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How Do SCUBA Tanks Work?

   November 6th, 2022   Posted In: Articles   Tags:

How Do SCUBA Tanks Work?

Curious about how SCUBA tanks work? The SCUBA tank, also known as a diving tank or diving cylinder, is what divers use to store and transport high-pressure gas to breathe underwater instead of needing to come up for air. It is called a SCUBA tank due to the SCUBA acronym, which stands for Self-Contained Underwater Breathing Apparatus.

The tank comprises two main parts to make it work: the pressure vessel and the cylinder valve. The pressure vessel is the large cylinder of the tank that is usually made of steel or aluminum. This is the container that holds the gas mixture the diver will breathe underwater.

The pressure vessel is then connected to the cylinder valve. Which is what is used to control gas flow to and from the pressure vessel. The cylinder valve also connects the SCUBA tank to the diving regulator, the mechanism from which you breathe.

What Type of Gas Is Inside a SCUBA Tank?

Now that we know a SCUBA tank is filled with a gas mixture to breathe let’s discuss exactly what type of gas it is. Most people would assume it is 100% oxygen the diver would be breathing in. But, there are several different gases to fill in your SCUBA tank.

Breathing pure oxygen past a certain diving depth can be toxic and even fatal to the diver! To avoid oxygen toxicity, gases inside a SCUBA tank can be mixed for a safe diving experience.

Here are a few of the most common gas mixes inside a SCUBA tank:

  • Air: A common mixture is standard atmospheric air for casual diving. This mixture is nitrogen, oxygen, and a small amount of trace gases. This mixture, however, is recommended for diving only up to 130 feet.
  • Nitrox: This mixture is also created with nitrogen and oxygen, but with more oxygen and less nitrogen than the air mixture. Due to the smaller amount of nitrogen, divers can be underwater for longer than if they use air in their SCUBA tank. Nitrox is a shallow-diving gas, not used on dives that exceed 95-112 feet.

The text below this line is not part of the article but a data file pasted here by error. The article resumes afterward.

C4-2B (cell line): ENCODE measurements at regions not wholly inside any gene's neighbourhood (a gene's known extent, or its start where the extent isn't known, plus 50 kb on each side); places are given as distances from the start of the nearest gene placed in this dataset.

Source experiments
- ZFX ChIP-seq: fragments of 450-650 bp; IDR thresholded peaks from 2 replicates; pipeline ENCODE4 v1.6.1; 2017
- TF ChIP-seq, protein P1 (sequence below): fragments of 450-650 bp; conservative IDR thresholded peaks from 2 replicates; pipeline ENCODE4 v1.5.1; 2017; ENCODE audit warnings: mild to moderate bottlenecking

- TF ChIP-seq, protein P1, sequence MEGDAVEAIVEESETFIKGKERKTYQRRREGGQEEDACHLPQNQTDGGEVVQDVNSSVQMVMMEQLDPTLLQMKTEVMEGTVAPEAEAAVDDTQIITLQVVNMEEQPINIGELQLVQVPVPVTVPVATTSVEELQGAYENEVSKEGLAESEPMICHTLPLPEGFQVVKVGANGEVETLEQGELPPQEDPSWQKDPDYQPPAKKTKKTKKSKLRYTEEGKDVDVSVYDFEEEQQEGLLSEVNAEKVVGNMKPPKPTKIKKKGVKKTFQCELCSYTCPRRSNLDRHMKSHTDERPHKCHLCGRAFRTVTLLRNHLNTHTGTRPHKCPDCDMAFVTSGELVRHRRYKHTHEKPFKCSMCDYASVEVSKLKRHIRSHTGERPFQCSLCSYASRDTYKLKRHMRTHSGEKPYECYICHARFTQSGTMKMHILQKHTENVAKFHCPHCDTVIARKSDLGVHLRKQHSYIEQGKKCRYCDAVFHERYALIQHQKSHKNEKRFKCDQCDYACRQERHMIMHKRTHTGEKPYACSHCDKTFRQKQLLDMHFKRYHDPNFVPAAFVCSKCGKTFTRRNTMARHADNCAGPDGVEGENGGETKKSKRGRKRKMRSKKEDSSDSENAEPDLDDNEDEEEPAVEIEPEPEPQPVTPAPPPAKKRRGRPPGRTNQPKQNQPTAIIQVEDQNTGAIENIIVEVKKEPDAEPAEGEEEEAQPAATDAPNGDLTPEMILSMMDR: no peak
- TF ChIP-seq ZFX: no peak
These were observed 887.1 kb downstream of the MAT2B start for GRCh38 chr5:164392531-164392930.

• Trimix: For dives that go beyond recreation, such as commercial and technical diving, there is Trimix which is comprised of nitrogen, oxygen, and helium. Unlike nitrogen and oxygen, helium doesn’t react in the diver’s body when going beyond a certain depth. With Trimix, divers can dive deeper without the worry of any potential oxygen and nitrogen side effects.
  • Heliox: Similar to Trimix, Heliox is also for commercial and technical diving, but this gas mixture only contains oxygen and helium—no nitrogen. This eliminates the possibility of any nitrogen-related complications and with a lower amount of oxygen, the primary gas is helium. A caveat with Heliox, however, is the diver may experience poor thermal insulation due to the lowering of body temperature over prolonged usage.

While there are plenty of options for what gas mixture to include in your SCUBA tank, always check what you are using before you dive so you know how deep, and long you can dive.

What is The Cylinder Valve?

Your SCUBA tank is filled with the appropriate gas mixture, now, how does the gas get to the diver? This is where the cylinder valve comes into play. The cylinder valve is attached to the top of the SCUBA tank. It controls the flow of gas from the tank by opening and closing of the valve. It is in charge of getting the gas mixture to the diver via the regulator or breathing apparatus. 

Once the gas travels from where it’s stored in the SCUBA tank to the cylinder valve and through the regulator, it reaches the diver for easy access to safely breathing underwater. 

Patrick Thomas is a Coast Guard veteran who grew up surfing and fishing in southwest Florida. Having lived in Puerto Rico and the Outer Banks, NC, he now works as a full-time photographer and author in Austin, TX. More of his work and photography is available at pkthomas.com.

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